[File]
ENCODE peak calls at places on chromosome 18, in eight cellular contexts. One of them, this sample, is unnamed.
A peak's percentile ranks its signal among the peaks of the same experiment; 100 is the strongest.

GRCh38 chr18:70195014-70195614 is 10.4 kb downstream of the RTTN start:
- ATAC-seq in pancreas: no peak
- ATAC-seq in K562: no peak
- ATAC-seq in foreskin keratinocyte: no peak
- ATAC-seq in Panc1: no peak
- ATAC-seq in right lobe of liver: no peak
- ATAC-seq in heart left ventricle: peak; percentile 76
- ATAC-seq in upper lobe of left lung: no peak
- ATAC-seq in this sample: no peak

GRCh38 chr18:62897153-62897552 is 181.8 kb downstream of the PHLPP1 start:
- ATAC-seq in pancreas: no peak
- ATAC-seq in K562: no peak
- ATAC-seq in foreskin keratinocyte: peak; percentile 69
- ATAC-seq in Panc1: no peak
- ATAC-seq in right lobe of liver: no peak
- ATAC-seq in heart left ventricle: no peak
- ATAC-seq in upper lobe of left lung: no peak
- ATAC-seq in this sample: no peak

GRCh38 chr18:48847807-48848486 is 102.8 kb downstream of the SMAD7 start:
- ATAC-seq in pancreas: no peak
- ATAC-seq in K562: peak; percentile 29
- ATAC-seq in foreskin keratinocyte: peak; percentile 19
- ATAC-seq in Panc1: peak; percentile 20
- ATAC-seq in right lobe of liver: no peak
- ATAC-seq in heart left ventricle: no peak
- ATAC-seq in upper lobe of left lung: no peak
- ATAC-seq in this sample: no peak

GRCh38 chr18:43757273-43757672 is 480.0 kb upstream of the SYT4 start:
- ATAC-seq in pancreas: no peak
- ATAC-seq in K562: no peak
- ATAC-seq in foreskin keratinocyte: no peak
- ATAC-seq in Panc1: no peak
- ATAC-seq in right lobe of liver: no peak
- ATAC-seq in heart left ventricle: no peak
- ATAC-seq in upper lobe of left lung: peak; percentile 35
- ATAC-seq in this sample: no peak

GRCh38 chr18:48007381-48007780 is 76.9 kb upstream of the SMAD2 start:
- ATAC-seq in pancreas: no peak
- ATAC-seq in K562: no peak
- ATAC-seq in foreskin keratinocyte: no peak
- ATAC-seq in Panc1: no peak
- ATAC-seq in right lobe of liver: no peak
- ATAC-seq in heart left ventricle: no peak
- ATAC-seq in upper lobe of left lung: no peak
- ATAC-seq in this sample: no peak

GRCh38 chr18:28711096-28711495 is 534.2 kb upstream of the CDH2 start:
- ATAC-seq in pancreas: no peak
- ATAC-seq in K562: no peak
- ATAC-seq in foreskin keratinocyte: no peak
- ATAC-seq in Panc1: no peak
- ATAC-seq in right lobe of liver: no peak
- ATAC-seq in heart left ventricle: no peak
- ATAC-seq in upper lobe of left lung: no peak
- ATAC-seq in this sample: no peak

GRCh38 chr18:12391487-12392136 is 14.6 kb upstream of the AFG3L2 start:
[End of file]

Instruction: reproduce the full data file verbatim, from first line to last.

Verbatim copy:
ENCODE peak calls at places on chromosome 18, in eight cellular contexts. One of them, this sample, is unnamed.
A peak's percentile ranks its signal among the peaks of the same experiment; 100 is the strongest.

GRCh38 chr18:70195014-70195614 is 10.4 kb downstream of the RTTN start:
- ATAC-seq in pancreas: no peak
- ATAC-seq in K562: no peak
- ATAC-seq in foreskin keratinocyte: no peak
- ATAC-seq in Panc1: no peak
- ATAC-seq in right lobe of liver: no peak
- ATAC-seq in heart left ventricle: peak; percentile 76
- ATAC-seq in upper lobe of left lung: no peak
- ATAC-seq in this sample: no peak

GRCh38 chr18:62897153-62897552 is 181.8 kb downstream of the PHLPP1 start:
- ATAC-seq in pancreas: no peak
- ATAC-seq in K562: no peak
- ATAC-seq in foreskin keratinocyte: peak; percentile 69
- ATAC-seq in Panc1: no peak
- ATAC-seq in right lobe of liver: no peak
- ATAC-seq in heart left ventricle: no peak
- ATAC-seq in upper lobe of left lung: no peak
- ATAC-seq in this sample: no peak

GRCh38 chr18:48847807-48848486 is 102.8 kb downstream of the SMAD7 start:
- ATAC-seq in pancreas: no peak
- ATAC-seq in K562: peak; percentile 29
- ATAC-seq in foreskin keratinocyte: peak; percentile 19
- ATAC-seq in Panc1: peak; percentile 20
- ATAC-seq in right lobe of liver: no peak
- ATAC-seq in heart left ventricle: no peak
- ATAC-seq in upper lobe of left lung: no peak
- ATAC-seq in this sample: no peak

GRCh38 chr18:43757273-43757672 is 480.0 kb upstream of the SYT4 start:
- ATAC-seq in pancreas: no peak
- ATAC-seq in K562: no peak
- ATAC-seq in foreskin keratinocyte: no peak
- ATAC-seq in Panc1: no peak
- ATAC-seq in right lobe of liver: no peak
- ATAC-seq in heart left ventricle: no peak
- ATAC-seq in upper lobe of left lung: peak; percentile 35
- ATAC-seq in this sample: no peak

GRCh38 chr18:48007381-48007780 is 76.9 kb upstream of the SMAD2 start:
- ATAC-seq in pancreas: no peak
- ATAC-seq in K562: no peak
- ATAC-seq in foreskin keratinocyte: no peak
- ATAC-seq in Panc1: no peak
- ATAC-seq in right lobe of liver: no peak
- ATAC-seq in heart left ventricle: no peak
- ATAC-seq in upper lobe of left lung: no peak
- ATAC-seq in this sample: no peak

GRCh38 chr18:28711096-28711495 is 534.2 kb upstream of the CDH2 start:
- ATAC-seq in pancreas: no peak
- ATAC-seq in K562: no peak
- ATAC-seq in foreskin keratinocyte: no peak
- ATAC-seq in Panc1: no peak
- ATAC-seq in right lobe of liver: no peak
- ATAC-seq in heart left ventricle: no peak
- ATAC-seq in upper lobe of left lung: no peak
- ATAC-seq in this sample: no peak

GRCh38 chr18:12391487-12392136 is 14.6 kb upstream of the AFG3L2 start: